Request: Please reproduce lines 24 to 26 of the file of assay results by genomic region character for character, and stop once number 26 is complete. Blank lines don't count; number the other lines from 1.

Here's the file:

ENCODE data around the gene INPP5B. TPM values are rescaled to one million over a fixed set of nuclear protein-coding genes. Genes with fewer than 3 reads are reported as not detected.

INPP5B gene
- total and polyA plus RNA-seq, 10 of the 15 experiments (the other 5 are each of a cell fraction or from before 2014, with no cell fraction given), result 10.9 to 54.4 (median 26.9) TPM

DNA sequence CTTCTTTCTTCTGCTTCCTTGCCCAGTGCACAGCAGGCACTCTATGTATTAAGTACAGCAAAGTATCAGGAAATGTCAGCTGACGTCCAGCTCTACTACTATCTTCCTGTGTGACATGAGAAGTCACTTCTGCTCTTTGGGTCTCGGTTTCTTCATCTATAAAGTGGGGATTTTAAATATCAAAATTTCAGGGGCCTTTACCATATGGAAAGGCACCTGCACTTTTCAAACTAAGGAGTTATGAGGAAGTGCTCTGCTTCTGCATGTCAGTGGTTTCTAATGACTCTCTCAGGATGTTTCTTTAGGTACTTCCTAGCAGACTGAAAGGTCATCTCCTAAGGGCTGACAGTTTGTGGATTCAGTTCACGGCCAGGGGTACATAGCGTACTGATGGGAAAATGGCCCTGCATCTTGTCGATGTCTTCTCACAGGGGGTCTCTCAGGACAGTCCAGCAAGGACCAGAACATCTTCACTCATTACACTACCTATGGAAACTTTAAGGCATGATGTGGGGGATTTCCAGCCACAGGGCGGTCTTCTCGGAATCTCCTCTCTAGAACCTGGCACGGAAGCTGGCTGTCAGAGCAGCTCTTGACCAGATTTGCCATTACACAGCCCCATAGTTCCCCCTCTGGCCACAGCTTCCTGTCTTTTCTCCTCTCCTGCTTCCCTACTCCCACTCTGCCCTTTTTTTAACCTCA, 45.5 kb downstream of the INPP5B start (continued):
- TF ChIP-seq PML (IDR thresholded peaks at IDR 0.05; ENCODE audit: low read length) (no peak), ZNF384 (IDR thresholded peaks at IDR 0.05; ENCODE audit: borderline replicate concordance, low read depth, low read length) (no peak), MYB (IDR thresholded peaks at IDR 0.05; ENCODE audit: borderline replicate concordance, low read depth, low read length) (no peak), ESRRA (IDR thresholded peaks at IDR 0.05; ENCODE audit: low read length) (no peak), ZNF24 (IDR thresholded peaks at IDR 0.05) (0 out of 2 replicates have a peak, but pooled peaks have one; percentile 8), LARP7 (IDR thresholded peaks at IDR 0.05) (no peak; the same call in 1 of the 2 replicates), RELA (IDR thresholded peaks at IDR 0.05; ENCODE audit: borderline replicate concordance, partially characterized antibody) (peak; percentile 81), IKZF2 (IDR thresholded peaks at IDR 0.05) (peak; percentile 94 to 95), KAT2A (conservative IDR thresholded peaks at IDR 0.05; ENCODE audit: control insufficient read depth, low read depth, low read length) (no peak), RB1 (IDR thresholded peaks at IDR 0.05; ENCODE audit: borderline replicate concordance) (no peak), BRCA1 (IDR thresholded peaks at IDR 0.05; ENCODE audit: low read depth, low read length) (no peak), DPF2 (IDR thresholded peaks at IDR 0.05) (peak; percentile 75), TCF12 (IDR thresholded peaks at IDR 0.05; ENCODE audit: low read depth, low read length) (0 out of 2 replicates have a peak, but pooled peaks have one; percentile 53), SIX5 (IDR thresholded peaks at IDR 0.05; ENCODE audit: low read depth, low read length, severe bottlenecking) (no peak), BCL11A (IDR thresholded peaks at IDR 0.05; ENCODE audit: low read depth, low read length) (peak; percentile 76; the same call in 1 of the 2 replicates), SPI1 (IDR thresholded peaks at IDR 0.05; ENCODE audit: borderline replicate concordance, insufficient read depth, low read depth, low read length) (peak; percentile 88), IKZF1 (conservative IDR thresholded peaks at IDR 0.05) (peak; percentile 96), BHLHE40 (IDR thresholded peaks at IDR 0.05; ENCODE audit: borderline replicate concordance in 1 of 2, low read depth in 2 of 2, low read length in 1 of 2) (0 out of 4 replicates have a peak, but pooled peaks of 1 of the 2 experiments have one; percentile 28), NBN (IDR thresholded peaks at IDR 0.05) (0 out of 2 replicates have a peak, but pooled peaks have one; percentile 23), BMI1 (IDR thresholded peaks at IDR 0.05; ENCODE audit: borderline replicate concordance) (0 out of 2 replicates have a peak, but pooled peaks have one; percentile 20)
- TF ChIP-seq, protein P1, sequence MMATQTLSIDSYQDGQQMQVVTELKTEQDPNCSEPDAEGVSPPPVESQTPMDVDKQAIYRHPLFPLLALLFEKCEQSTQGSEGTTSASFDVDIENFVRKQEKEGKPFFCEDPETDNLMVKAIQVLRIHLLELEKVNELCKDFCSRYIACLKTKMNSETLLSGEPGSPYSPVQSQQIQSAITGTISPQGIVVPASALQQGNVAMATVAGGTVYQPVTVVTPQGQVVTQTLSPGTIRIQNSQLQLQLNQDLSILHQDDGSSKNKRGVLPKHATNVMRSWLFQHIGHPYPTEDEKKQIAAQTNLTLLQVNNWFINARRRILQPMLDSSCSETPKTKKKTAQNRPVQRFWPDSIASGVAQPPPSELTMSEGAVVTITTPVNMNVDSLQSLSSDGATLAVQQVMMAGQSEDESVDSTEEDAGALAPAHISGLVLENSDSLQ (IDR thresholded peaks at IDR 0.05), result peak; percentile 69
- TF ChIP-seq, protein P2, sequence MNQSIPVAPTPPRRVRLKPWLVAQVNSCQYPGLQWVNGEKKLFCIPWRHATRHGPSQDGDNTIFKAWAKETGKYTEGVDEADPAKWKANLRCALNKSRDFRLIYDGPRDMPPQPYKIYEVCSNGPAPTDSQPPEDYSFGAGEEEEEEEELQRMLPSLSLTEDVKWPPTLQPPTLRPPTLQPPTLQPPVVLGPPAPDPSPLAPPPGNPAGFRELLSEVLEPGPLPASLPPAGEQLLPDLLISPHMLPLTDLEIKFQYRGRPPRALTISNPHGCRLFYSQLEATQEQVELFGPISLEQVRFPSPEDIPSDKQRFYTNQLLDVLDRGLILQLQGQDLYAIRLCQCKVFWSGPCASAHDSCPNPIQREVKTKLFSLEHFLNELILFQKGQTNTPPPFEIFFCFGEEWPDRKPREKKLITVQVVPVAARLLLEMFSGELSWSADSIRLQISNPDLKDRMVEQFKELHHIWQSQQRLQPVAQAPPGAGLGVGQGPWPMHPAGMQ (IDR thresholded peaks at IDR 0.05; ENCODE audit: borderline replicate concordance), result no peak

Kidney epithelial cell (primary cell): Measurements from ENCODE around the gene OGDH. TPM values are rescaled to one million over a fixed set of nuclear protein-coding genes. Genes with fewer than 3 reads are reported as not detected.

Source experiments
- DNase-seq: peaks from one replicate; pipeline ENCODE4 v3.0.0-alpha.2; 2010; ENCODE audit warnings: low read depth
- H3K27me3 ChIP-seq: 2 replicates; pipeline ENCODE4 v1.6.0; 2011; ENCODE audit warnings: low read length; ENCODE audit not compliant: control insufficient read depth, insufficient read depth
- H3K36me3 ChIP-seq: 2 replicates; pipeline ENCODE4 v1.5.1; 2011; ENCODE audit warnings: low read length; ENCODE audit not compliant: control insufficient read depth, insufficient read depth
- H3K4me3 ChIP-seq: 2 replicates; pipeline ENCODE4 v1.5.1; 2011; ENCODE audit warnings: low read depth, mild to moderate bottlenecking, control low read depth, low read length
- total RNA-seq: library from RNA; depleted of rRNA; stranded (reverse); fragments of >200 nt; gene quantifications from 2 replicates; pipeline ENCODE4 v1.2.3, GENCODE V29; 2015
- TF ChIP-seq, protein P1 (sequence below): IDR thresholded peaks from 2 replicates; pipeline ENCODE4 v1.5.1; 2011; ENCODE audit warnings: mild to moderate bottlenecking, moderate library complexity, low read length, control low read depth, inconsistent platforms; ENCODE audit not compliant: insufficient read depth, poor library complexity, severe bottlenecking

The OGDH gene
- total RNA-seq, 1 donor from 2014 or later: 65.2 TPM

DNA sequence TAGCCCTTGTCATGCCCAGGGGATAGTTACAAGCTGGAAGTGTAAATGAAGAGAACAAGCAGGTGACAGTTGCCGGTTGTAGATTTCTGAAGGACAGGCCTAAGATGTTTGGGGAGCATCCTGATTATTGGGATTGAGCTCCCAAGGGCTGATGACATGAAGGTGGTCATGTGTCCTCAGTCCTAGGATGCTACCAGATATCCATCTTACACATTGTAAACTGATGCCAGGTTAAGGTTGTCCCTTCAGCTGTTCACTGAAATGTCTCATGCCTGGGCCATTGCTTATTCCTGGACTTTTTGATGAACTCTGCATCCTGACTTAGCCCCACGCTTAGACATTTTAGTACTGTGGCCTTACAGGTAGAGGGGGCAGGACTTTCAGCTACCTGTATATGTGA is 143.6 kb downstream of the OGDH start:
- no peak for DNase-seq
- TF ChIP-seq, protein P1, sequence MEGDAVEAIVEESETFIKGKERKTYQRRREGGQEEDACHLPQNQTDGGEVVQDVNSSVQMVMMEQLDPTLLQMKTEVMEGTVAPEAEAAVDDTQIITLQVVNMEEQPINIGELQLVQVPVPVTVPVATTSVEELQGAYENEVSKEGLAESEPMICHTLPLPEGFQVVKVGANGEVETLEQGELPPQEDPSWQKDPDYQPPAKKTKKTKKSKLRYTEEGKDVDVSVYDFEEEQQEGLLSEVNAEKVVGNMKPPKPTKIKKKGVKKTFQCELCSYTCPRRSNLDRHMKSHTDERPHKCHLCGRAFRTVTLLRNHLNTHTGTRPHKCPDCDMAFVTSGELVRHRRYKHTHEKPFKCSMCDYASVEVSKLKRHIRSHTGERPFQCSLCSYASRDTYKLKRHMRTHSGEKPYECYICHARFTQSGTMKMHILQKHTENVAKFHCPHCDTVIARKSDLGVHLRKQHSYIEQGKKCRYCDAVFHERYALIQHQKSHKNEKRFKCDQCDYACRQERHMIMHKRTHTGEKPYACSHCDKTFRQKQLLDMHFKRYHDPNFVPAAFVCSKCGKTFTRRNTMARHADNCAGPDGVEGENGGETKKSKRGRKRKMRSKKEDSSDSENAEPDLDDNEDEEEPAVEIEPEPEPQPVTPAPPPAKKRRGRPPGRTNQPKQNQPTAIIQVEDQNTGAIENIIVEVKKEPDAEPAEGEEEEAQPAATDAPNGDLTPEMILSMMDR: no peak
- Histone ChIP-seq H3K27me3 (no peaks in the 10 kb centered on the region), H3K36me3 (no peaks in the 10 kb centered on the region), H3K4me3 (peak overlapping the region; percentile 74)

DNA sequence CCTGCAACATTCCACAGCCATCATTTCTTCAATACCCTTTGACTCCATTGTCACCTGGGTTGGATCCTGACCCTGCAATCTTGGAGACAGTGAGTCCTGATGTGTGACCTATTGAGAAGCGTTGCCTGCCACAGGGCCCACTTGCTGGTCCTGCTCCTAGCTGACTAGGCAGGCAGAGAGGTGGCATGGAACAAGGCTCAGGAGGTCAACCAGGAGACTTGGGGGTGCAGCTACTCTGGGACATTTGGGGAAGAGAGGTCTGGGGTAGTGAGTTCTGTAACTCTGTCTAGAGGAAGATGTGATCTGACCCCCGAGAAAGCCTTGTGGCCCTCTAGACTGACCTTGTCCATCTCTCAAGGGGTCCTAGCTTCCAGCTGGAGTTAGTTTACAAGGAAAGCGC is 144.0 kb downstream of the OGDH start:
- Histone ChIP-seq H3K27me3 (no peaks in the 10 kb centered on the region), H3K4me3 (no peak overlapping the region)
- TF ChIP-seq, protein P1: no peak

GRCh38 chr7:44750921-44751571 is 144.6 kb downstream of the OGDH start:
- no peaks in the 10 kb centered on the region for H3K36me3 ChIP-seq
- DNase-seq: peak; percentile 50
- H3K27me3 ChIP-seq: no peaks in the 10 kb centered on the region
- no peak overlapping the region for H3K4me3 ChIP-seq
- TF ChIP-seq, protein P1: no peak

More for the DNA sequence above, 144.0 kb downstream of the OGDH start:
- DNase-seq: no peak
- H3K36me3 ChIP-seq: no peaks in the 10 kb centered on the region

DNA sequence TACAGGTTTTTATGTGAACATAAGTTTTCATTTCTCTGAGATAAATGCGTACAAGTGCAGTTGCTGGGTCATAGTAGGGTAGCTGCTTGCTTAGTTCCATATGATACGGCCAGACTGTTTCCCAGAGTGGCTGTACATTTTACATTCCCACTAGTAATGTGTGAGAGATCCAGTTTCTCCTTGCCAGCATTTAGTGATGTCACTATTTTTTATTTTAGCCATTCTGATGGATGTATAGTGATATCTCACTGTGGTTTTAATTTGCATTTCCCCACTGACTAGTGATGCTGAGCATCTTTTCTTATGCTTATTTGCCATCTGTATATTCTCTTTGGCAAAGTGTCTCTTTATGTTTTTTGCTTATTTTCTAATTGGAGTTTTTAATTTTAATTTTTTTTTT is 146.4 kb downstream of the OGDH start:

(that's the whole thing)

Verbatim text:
- TF ChIP-seq, protein P1: no peak

GRCh38 chr7:44750921-44751571 is 144.6 kb downstream of the OGDH start:
- no peaks in the 10 kb centered on the region for H3K36me3 ChIP-seq